But legal fees were a lot lower 50 years ago. Cleveland took a similar fight to restrict guns to a higher court, and lost. Clyde, near Sandusky, spent $70,000 on its case before losing.

Oberlin City Council has acknowledged that – with its own restrictions in place – it faces legal action not just from gun rights groups, but also its own insurance companies. Sharon Fairchild-Soucy is vice-president of City Council. She has lived in Oberlin her entire life.

“We met with Dan Ramos, who is our state representative. And he suggested to us that the courts in Ohio and the legislature are even more intensely conservative than when the Clyde and Cleveland cases went through. So while it might give us some moral satisfaction to take this to court, in terms of sheer practicality of it -- and frankly the glee it would give the gun owners -- I’m opposed to going that route alone.”

Council's options
At least three other councilmembers, the council president, and the city manager feel the same way. Fairchild-Soucy says council could table the vote for further discussion and she's not opposed to that.

“[But] I don’t prefer it because I really am concerned about these people coming to our parks with guns. I think it’s an accident waiting to happen.”

But it seems they will rescind the ordinance, and then she wants council to immediately adopt a resolution of protest. After that, she says there are several options such as "giving or leasing a minor percentage of our parks to the public schools. Gun laws are different for any property that’s related to the public schools. So if we could pull this off legally, it might be one option.”

Fairchild-Soucy says Oberlin is also looking into working with other communities and organizations to put the state law up for a voter referendum. But until then, the city’s parks would be in compliance with state law.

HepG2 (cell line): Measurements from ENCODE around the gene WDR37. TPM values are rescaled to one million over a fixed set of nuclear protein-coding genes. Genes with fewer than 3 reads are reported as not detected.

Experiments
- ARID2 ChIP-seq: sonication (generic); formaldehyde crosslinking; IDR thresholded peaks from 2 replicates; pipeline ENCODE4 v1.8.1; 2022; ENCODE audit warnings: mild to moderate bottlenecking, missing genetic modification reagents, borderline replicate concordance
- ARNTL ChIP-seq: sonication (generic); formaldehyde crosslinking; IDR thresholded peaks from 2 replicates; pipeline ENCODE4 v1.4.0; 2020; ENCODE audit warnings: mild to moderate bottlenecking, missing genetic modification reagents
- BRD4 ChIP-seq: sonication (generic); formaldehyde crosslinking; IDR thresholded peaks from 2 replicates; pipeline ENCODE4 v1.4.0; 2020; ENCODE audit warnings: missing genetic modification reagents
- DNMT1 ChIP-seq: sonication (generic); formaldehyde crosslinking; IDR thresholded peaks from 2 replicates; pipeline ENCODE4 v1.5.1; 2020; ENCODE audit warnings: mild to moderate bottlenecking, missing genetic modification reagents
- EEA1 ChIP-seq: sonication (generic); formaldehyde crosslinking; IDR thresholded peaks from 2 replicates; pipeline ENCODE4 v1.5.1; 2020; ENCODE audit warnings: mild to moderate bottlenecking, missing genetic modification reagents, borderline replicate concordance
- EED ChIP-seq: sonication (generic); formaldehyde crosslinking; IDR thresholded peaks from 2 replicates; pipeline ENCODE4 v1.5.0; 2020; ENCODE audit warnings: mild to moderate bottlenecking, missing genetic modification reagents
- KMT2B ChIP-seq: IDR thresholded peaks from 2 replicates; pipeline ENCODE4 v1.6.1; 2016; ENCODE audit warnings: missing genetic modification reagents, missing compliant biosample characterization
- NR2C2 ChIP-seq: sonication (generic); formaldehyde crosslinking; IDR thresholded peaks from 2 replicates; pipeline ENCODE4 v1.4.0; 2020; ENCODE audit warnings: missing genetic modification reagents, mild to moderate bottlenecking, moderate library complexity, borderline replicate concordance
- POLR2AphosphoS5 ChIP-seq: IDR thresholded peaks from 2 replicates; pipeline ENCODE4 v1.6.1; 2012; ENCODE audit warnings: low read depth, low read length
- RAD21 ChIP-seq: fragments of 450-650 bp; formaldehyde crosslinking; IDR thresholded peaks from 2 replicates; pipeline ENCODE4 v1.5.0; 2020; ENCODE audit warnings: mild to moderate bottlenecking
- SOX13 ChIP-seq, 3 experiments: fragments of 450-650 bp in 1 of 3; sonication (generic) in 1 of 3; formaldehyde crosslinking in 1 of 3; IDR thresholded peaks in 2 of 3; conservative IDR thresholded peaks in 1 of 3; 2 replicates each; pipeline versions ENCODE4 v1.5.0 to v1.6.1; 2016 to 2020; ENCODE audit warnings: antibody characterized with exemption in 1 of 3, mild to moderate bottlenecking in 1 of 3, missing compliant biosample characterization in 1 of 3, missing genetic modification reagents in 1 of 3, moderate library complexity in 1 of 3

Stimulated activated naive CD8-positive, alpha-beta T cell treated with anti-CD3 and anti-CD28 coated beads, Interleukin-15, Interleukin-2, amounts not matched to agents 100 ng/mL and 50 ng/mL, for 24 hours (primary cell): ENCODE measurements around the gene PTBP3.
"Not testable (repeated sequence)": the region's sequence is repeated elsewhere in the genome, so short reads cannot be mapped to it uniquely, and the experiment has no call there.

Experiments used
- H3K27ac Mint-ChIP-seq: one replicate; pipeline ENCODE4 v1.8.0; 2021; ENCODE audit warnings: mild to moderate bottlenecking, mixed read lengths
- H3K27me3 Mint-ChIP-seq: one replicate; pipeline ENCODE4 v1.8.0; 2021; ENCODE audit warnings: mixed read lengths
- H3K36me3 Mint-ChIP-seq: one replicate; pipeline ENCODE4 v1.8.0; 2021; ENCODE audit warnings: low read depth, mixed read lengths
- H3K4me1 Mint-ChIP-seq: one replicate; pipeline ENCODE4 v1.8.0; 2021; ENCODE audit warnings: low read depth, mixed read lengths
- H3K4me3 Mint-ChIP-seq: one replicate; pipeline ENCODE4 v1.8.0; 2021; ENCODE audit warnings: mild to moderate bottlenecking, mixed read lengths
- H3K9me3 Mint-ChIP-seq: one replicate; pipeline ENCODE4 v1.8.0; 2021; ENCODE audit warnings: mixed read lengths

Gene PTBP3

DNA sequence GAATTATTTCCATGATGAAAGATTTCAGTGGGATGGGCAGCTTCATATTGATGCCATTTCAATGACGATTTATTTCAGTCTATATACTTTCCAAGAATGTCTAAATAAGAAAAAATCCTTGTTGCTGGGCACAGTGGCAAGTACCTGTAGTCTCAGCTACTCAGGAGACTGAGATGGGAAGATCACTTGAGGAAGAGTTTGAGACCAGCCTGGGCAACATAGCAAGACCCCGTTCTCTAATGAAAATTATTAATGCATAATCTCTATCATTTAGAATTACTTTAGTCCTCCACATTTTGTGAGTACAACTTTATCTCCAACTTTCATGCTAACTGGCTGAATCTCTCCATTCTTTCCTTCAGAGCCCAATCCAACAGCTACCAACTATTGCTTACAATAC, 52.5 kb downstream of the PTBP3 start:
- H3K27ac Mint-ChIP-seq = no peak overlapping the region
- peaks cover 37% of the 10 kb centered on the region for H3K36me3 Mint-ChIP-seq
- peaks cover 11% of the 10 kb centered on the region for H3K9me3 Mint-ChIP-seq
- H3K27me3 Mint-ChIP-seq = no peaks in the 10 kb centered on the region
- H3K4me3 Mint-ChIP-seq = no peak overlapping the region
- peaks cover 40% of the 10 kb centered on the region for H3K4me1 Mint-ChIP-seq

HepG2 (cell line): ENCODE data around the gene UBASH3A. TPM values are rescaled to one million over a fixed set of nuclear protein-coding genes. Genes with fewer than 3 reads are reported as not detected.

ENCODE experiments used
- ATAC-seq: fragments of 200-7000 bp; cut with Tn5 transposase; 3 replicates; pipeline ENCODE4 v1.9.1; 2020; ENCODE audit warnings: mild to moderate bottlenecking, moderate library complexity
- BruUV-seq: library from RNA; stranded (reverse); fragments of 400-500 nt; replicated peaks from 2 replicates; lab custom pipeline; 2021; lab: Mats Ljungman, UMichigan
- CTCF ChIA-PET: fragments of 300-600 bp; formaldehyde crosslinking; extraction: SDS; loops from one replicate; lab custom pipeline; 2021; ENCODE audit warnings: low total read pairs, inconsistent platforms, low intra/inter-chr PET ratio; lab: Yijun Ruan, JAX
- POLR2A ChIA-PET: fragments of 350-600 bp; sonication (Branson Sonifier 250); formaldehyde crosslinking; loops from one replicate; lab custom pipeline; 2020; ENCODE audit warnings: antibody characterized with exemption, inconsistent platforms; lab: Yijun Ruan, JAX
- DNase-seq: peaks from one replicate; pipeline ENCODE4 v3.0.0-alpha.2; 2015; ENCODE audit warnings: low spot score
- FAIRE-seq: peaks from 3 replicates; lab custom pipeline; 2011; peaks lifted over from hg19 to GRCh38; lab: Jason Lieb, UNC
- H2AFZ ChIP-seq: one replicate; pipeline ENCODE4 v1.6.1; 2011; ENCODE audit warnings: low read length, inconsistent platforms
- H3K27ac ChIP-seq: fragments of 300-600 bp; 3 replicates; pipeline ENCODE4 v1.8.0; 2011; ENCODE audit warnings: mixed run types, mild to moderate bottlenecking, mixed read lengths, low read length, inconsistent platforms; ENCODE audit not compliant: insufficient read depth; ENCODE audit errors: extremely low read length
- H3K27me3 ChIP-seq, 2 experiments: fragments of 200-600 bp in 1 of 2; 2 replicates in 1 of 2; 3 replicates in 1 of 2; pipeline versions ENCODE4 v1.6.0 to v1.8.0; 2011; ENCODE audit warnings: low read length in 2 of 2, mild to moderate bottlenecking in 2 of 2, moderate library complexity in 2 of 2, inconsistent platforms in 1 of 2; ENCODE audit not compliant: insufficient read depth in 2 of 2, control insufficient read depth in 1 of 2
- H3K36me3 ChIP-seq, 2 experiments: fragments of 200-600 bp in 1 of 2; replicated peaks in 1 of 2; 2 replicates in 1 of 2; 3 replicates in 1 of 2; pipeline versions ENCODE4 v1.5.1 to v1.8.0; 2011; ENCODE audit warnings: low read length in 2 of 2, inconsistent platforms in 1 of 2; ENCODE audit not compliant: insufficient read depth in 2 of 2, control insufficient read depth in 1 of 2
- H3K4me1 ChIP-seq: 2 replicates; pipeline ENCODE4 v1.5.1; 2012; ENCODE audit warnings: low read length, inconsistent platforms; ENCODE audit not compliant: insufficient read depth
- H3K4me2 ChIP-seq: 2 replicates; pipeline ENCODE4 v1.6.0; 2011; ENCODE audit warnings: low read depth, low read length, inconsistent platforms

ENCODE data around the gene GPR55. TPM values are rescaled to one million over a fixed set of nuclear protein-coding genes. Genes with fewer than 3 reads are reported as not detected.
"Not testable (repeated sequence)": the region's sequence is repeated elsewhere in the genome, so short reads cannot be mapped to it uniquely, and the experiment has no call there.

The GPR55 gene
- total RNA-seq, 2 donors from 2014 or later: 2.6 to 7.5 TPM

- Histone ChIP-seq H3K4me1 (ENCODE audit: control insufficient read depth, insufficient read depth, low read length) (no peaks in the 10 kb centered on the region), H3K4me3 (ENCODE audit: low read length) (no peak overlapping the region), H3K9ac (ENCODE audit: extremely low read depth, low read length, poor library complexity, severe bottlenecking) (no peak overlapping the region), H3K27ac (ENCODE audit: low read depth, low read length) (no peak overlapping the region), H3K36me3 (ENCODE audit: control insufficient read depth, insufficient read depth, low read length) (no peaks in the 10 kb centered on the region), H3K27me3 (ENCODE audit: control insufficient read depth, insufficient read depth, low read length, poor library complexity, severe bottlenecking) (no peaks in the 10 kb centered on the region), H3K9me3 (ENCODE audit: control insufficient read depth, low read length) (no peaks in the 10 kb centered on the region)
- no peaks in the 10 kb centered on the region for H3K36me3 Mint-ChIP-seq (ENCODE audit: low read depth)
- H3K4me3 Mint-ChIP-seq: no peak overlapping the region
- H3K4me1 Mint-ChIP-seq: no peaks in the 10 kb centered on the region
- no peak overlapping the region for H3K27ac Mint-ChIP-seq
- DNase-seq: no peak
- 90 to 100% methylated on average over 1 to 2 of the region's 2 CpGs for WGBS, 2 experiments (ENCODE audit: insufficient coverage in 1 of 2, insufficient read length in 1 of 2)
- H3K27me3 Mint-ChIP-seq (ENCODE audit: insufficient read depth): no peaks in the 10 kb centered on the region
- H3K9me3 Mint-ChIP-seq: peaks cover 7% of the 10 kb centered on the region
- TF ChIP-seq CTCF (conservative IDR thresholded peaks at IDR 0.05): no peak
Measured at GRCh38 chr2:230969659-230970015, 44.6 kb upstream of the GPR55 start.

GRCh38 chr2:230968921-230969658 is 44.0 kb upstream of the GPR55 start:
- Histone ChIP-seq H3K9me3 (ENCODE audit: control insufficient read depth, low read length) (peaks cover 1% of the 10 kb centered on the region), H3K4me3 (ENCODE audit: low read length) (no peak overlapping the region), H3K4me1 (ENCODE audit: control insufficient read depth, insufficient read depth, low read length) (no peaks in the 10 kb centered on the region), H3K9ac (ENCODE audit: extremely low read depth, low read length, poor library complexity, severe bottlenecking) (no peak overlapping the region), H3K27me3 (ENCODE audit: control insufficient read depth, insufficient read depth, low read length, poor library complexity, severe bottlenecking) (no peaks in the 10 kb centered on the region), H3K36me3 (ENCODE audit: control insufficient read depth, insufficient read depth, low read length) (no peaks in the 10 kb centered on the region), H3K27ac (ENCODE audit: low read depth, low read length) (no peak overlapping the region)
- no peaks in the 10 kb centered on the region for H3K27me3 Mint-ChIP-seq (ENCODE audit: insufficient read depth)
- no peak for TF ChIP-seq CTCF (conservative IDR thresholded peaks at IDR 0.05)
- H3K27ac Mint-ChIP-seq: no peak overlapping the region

Going to the park
For much of Sunday’s rally at Park Street Park, only two families came for the slides and swings instead of the spectacle. One was John Blocker’s. He lives up the street and was swinging his 4- and 6-year-old sons. And he wasn’t aware of the ordinance fight. But once he found out.

“If the state law trumps it, then it doesn’t matter, right?  I’m so confused why these people are here if the state law trumps it."

A 'dead' law
Several former council members attended the rally and argued that, since the city law is dead law, there’s no reason to scrub it from the books.

For example, Oberlin still has a 1974 law on the books saying pop can only be sold in bottles, with a deposit. That’s no-doubt violated hundreds of times, daily.

But keeping the ordinance around – dead or not -- is still a problem for Joe Hanlon, a gun dealer from Fairborn.

He says other states also have had dead gun laws, and individual police departments have tried to enforce them.

“No matter how many cases got thrown out of court, every time they tried to enforce it- they say you can beat the rap, but you can’t beat the ride.”

In Ohio, such cases would result in a “loser pays” situation for the municipality trying to enforce its own laws. Hanlon and Dave Noice say, in addition to asking communities to comply with the state law, they plan to challenge the laws for colleges next, saying students 21 and over should be able to arm themselves on-campus in the case of attack.